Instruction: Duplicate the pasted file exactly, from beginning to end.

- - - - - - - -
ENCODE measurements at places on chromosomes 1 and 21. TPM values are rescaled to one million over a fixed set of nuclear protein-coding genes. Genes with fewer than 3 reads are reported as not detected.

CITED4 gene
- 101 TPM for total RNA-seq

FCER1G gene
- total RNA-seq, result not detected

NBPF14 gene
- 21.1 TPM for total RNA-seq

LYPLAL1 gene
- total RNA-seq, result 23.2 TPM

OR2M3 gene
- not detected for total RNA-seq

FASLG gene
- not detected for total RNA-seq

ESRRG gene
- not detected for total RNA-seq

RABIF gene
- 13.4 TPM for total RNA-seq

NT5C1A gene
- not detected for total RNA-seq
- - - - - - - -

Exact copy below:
ENCODE measurements at places on chromosomes 1 and 21. TPM values are rescaled to one million over a fixed set of nuclear protein-coding genes. Genes with fewer than 3 reads are reported as not detected.

CITED4 gene
- 101 TPM for total RNA-seq

FCER1G gene
- total RNA-seq, result not detected

NBPF14 gene
- 21.1 TPM for total RNA-seq

LYPLAL1 gene
- total RNA-seq, result 23.2 TPM

OR2M3 gene
- not detected for total RNA-seq

FASLG gene
- not detected for total RNA-seq

ESRRG gene
- not detected for total RNA-seq

RABIF gene
- 13.4 TPM for total RNA-seq

NT5C1A gene
- not detected for total RNA-seq